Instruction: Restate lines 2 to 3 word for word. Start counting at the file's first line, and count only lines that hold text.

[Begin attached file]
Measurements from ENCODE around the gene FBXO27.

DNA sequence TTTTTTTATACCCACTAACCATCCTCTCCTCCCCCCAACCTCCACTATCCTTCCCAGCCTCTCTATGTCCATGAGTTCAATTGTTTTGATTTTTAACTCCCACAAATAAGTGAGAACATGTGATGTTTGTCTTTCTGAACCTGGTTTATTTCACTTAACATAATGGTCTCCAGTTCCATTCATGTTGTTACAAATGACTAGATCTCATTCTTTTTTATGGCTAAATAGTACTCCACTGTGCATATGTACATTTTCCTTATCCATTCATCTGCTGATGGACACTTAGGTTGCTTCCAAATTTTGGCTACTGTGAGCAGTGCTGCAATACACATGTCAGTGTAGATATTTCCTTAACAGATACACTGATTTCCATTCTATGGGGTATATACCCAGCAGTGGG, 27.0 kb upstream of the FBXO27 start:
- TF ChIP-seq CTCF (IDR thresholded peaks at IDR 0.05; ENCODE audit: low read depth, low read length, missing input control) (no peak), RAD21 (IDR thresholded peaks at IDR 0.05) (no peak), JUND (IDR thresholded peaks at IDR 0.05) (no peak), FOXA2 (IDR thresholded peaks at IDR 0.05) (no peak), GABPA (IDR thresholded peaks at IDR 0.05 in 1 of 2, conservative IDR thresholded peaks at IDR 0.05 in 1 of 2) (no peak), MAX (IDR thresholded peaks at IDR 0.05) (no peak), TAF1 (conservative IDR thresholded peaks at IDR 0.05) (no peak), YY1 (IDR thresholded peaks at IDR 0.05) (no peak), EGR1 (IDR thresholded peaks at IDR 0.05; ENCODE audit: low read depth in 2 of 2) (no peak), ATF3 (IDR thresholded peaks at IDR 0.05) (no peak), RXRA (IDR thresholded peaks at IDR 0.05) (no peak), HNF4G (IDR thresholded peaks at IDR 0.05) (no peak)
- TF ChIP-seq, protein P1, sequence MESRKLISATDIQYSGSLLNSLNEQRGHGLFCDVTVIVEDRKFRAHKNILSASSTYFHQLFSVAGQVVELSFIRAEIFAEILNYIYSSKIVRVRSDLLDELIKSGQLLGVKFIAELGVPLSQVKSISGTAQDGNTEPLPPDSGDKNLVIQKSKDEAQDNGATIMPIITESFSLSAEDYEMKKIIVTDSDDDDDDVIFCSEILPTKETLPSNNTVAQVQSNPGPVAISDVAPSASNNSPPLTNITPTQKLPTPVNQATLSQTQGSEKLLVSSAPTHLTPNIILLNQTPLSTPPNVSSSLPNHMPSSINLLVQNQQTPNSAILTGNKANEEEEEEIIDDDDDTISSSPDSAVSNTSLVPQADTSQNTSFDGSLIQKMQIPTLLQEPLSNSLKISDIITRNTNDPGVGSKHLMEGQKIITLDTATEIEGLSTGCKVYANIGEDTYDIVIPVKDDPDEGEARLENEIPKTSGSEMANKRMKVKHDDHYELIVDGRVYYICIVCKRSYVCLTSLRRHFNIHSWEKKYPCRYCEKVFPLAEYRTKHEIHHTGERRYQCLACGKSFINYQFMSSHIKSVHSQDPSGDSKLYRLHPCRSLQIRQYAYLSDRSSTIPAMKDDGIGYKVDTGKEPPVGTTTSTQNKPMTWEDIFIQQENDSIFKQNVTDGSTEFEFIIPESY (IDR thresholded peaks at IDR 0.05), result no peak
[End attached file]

DNA sequence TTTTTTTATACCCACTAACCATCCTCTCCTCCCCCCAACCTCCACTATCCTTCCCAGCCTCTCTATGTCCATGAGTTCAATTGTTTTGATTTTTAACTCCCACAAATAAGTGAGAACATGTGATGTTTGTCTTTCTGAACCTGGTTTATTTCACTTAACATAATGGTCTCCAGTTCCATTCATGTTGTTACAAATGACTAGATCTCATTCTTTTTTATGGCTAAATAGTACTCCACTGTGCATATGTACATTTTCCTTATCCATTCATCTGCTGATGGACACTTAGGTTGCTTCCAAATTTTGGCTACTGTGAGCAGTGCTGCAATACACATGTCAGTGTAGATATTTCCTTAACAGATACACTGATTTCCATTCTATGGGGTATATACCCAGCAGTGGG, 27.0 kb upstream of the FBXO27 start:
- TF ChIP-seq CTCF (IDR thresholded peaks at IDR 0.05; ENCODE audit: low read depth, low read length, missing input control) (no peak), RAD21 (IDR thresholded peaks at IDR 0.05) (no peak), JUND (IDR thresholded peaks at IDR 0.05) (no peak), FOXA2 (IDR thresholded peaks at IDR 0.05) (no peak), GABPA (IDR thresholded peaks at IDR 0.05 in 1 of 2, conservative IDR thresholded peaks at IDR 0.05 in 1 of 2) (no peak), MAX (IDR thresholded peaks at IDR 0.05) (no peak), TAF1 (conservative IDR thresholded peaks at IDR 0.05) (no peak), YY1 (IDR thresholded peaks at IDR 0.05) (no peak), EGR1 (IDR thresholded peaks at IDR 0.05; ENCODE audit: low read depth in 2 of 2) (no peak), ATF3 (IDR thresholded peaks at IDR 0.05) (no peak), RXRA (IDR thresholded peaks at IDR 0.05) (no peak), HNF4G (IDR thresholded peaks at IDR 0.05) (no peak)